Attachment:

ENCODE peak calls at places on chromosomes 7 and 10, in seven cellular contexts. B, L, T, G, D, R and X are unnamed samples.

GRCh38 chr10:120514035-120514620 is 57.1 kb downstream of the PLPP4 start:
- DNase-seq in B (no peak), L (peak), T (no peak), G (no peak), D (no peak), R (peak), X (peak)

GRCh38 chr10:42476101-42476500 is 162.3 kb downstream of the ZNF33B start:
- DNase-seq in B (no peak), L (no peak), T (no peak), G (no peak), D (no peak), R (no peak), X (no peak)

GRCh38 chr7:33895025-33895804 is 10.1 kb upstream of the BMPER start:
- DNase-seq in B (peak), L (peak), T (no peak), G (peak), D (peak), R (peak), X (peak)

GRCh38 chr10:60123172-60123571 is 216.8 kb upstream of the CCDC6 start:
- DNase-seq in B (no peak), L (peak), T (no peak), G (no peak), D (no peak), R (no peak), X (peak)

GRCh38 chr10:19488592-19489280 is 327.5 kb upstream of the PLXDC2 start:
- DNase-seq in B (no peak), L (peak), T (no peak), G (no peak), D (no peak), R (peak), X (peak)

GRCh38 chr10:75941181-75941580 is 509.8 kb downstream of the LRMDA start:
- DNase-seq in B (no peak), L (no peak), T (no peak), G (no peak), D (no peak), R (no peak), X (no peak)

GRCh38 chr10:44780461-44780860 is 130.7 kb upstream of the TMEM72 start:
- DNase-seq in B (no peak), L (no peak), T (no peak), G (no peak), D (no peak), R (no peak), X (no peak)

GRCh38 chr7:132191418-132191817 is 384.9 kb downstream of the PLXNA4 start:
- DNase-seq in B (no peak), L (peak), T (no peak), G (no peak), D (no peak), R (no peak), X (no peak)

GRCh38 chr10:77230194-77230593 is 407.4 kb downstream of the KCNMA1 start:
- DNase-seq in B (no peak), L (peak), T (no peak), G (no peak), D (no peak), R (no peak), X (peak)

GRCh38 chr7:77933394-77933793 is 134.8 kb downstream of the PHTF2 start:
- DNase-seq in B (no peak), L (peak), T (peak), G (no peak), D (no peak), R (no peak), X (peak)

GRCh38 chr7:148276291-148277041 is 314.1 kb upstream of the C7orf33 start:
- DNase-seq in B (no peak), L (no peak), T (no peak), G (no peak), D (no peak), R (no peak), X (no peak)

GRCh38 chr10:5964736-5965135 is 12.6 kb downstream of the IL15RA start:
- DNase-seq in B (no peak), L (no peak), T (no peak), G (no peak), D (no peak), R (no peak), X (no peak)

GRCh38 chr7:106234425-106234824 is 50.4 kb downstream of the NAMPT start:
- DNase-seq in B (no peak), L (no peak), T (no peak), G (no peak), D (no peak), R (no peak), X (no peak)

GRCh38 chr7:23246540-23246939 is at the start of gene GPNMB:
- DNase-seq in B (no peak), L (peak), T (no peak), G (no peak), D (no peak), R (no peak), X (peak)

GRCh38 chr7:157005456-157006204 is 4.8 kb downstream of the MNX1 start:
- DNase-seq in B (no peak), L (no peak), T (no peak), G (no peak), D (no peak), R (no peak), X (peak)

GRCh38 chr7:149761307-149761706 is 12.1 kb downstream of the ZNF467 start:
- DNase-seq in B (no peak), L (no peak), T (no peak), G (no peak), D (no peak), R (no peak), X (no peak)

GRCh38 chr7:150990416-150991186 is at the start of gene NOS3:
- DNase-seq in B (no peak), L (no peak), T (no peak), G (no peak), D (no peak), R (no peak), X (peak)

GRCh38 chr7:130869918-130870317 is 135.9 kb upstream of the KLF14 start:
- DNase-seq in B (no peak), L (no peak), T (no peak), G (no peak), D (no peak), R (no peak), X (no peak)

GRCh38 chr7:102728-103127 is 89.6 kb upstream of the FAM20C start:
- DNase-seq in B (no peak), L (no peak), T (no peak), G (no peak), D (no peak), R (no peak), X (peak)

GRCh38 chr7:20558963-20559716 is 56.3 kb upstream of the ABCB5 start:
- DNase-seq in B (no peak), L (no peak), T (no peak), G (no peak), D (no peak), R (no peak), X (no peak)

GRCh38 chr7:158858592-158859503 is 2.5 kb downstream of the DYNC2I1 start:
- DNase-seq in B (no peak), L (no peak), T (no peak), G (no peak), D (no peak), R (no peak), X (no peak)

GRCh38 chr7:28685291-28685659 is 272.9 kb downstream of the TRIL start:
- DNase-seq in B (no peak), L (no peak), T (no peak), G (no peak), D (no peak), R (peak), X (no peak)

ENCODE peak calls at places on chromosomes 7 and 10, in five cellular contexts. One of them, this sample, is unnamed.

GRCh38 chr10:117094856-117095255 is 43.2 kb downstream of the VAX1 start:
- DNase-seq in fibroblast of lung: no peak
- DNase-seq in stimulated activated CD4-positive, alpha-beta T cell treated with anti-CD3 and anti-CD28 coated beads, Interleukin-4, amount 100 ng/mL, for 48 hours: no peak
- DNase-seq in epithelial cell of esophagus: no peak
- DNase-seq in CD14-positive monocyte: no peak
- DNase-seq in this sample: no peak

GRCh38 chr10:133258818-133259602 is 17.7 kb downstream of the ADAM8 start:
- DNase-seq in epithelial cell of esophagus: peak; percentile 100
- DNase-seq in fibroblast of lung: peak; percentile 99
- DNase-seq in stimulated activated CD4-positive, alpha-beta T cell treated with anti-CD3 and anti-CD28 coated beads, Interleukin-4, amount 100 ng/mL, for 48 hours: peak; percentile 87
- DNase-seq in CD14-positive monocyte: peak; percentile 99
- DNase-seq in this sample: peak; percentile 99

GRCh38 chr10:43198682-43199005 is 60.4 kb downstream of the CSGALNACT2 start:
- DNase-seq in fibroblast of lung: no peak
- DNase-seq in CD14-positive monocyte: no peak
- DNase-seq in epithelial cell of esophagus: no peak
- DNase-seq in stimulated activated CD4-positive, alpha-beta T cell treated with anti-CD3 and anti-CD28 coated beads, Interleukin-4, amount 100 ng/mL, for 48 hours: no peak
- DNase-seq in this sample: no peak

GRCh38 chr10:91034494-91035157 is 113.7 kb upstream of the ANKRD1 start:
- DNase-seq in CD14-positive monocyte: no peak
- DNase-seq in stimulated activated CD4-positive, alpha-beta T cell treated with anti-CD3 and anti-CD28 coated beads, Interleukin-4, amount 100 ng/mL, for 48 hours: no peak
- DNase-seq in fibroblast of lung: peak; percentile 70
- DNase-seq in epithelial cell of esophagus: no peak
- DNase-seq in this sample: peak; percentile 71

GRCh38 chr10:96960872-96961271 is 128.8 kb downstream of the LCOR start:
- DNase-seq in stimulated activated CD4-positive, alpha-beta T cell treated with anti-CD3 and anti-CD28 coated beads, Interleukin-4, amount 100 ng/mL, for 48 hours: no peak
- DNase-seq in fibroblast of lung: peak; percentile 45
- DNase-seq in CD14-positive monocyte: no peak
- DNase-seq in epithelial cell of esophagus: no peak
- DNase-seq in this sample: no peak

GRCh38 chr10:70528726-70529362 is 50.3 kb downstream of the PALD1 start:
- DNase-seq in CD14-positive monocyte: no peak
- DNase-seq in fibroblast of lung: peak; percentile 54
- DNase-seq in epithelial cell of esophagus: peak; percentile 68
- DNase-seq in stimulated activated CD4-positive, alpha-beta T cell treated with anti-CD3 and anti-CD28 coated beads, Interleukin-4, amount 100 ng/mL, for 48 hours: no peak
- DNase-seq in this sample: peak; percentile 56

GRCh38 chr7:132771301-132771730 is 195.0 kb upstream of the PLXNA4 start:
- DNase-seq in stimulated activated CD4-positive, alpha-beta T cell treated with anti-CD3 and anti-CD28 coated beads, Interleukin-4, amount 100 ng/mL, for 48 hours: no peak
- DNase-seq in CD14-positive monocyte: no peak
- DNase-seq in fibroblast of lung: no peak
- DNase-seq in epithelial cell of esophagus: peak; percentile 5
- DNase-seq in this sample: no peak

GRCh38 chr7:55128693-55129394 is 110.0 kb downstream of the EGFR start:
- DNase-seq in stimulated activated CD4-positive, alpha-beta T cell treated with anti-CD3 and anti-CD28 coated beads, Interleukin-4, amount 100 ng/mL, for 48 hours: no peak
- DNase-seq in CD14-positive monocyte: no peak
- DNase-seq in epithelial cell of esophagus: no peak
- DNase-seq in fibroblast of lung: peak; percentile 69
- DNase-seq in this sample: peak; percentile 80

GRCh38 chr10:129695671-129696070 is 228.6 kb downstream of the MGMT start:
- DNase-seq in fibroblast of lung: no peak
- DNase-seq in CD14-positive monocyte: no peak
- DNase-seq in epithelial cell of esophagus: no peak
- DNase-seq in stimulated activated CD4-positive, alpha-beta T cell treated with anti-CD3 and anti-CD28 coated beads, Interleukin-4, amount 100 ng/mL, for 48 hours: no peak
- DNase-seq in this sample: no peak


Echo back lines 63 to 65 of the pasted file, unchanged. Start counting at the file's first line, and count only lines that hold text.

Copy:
- DNase-seq in stimulated activated CD4-positive, alpha-beta T cell treated with anti-CD3 and anti-CD28 coated beads, Interleukin-4, amount 100 ng/mL, for 48 hours: no peak
- DNase-seq in this sample: no peak

GRCh38 chr10:91034494-91035157 is 113.7 kb upstream of the ANKRD1 start: